Friday, July 17, 2009

Who can pay the H-1B costs - employer or employee?

Many foreign nationals report that their employers ask the employees to pay the costs of getting H-1B status for themselves. If the employees are not asked to pay up-front, they may be asked to sign a reimbursement agreement, agreeing to repay the costs if they leave the company within a certain time.

H-1B Costs

There are 2 main costs in getting H-1B approved: government filing fees and legal fees. The filing fees are:
A. $320 I-129 fee
B. $1500 Education and Training Fee (For 1st H-1B petition and first extension) fee is $750 if under 25 employees.
C. $500 Anti-Fraud Fee (for employer's first H-1B petition for that foreign national).

Legal fees vary by attorney, of course.

What can the employee pay?

An employee cannot pay any part of the training fee listed at B. above. This is not permitted under any circumstances. Many attorneys believe that the employee legally can't pay the $500 Anti-Fraud Fee either. This is not correct - CIS has specifically said that this fee "does not need to be paid only by the petitioner." (AILA Service Center Operations teleconference 4/11/05).

There is a possible restriction on employees paying any of the rest of H-1B fees, if the salary being paid to the employee is very close to the "prevailing wage" or the "actual wage" for the position.

"Prevailing wage"is what the employer must agree to pay the foreign national, and it is what a survey shows is the normal salary for that position in that location.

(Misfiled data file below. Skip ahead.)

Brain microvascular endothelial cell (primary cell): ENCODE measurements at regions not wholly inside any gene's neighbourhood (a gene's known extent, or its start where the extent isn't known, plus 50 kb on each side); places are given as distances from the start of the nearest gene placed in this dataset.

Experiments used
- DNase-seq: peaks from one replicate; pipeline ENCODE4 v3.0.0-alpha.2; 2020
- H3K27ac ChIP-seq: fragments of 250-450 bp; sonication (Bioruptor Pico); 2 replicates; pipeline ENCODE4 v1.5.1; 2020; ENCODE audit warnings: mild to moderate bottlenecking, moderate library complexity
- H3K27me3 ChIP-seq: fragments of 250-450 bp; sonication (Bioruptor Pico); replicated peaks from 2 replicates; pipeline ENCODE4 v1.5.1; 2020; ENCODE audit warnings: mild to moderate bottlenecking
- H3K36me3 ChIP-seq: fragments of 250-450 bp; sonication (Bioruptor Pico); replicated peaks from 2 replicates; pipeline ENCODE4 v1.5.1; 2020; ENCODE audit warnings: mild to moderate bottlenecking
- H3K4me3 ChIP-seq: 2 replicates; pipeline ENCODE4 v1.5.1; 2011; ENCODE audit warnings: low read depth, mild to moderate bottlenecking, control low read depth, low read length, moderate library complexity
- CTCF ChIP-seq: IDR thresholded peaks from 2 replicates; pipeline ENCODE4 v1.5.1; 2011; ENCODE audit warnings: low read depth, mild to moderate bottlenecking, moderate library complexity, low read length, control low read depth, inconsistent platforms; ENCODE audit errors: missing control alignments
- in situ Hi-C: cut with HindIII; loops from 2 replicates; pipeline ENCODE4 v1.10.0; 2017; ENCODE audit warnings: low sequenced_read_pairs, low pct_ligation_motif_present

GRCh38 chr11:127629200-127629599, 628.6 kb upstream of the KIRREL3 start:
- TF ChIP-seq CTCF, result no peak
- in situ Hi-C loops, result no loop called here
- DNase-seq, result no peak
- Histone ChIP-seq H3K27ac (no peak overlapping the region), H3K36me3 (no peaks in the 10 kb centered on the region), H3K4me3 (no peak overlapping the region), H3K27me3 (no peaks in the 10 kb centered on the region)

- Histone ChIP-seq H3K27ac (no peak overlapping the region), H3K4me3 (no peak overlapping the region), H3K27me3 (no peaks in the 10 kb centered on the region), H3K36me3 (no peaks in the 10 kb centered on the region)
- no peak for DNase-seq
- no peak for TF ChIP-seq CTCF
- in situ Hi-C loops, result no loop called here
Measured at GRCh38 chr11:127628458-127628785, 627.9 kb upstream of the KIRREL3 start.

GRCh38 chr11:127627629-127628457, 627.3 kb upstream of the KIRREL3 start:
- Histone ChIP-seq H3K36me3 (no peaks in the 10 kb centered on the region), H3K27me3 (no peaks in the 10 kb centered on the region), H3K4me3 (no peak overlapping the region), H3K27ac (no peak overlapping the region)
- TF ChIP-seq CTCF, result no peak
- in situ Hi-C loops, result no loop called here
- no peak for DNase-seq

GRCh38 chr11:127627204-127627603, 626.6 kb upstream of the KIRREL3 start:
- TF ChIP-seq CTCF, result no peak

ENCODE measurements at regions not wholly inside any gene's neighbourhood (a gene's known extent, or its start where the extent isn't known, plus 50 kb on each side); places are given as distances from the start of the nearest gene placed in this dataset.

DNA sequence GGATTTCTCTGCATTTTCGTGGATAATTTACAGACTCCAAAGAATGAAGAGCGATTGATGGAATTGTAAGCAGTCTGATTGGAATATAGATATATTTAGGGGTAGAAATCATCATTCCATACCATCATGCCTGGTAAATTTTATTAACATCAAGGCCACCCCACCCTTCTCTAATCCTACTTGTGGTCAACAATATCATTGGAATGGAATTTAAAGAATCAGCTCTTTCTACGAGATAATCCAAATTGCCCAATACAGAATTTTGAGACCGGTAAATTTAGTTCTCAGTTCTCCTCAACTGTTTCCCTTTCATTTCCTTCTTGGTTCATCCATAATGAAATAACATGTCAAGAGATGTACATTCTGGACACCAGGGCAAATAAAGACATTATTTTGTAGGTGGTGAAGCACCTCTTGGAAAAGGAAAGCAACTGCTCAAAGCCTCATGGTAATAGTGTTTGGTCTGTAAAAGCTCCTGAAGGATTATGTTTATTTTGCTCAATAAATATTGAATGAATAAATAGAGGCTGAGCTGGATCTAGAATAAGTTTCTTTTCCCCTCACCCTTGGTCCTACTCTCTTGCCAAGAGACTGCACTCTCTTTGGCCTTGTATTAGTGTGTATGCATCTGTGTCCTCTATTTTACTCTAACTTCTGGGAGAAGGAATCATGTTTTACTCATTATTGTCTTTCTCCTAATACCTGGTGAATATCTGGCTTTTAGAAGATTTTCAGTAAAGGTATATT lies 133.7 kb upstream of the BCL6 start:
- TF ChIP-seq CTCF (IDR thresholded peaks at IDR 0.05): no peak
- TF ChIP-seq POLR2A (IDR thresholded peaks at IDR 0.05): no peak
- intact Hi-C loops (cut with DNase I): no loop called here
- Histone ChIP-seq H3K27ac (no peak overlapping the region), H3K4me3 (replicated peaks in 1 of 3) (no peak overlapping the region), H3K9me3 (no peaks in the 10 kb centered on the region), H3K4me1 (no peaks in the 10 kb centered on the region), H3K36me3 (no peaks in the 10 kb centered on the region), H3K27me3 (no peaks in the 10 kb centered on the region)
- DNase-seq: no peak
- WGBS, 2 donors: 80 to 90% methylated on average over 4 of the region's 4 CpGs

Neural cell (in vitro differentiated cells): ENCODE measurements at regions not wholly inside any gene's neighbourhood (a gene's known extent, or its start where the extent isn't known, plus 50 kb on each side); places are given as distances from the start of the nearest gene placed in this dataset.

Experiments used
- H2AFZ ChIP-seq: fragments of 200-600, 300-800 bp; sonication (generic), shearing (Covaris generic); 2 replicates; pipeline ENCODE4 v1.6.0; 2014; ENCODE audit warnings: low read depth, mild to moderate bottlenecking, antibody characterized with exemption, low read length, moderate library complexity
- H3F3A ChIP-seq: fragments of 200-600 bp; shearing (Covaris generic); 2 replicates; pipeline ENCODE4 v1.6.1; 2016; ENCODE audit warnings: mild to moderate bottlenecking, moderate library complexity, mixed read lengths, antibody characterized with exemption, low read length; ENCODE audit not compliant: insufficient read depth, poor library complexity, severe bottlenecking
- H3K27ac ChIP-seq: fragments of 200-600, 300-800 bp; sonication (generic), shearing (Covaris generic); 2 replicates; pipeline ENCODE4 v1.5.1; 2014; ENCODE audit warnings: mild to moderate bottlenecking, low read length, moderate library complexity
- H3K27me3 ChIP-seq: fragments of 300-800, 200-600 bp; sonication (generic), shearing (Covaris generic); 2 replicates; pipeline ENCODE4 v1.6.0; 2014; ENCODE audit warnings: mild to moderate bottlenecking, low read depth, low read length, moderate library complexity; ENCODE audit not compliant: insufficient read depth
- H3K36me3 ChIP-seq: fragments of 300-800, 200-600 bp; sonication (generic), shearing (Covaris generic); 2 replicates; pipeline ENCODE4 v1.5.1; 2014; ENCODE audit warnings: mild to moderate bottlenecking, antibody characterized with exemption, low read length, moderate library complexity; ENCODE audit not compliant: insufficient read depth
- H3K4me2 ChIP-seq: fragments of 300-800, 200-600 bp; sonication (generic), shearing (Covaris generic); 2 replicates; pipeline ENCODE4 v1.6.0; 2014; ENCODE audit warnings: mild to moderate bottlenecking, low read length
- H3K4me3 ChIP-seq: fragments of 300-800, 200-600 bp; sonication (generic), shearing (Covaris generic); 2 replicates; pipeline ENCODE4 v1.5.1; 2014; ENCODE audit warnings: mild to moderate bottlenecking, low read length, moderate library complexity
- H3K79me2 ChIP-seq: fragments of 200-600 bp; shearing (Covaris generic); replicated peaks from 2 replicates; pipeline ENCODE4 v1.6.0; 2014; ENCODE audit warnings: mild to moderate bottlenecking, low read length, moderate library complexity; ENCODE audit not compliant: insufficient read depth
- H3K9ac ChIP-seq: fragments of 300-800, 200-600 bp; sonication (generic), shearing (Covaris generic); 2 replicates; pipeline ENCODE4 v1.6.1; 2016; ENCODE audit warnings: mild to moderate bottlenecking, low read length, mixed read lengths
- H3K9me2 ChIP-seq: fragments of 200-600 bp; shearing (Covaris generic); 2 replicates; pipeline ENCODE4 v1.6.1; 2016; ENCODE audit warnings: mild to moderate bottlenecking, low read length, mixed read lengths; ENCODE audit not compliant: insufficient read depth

"Actual wage" is defined as "the wage rate paid by the employer to all other individuals with similar experience and qualifications for the specific employment in question." If there is nobody else with similar experience and qualifications for the job (because the H-1B worker is the only person in that category), then the "actual wage" would be whatever is paid to the H-1B employee.

There is an argument that if an employee pays any of the H-1B fees, this must be considered as a deduction from salary. If the salary, after this deduction, is below the "prevailing wage" or "actual wage" (whichever is higher), then there is a problem.

Are reimbursement agreements enforceable?

Apart from the limitation on recouping fees above, the question of whether a reimbursement agreements is enforceable is a matter of local state employment and contract laws.

Wednesday, July 15, 2009

Permanent residence not abandoned despite being outside the US for 2.5+ years - BIA

Many people with US permanent residence (green cards) want to know how long they can stay outside the US without abandoning their permanent residence. The Board of Immigration Appeals (BIA) recently made a very interesting decision in a case involving this issue. They ultimately considered that a person had not abandoned his permanent residence despite being outside the US for over 2.5 years.

In this BIA case, the foreign national (Mr. X) returned to the US in 2000, having been outside the US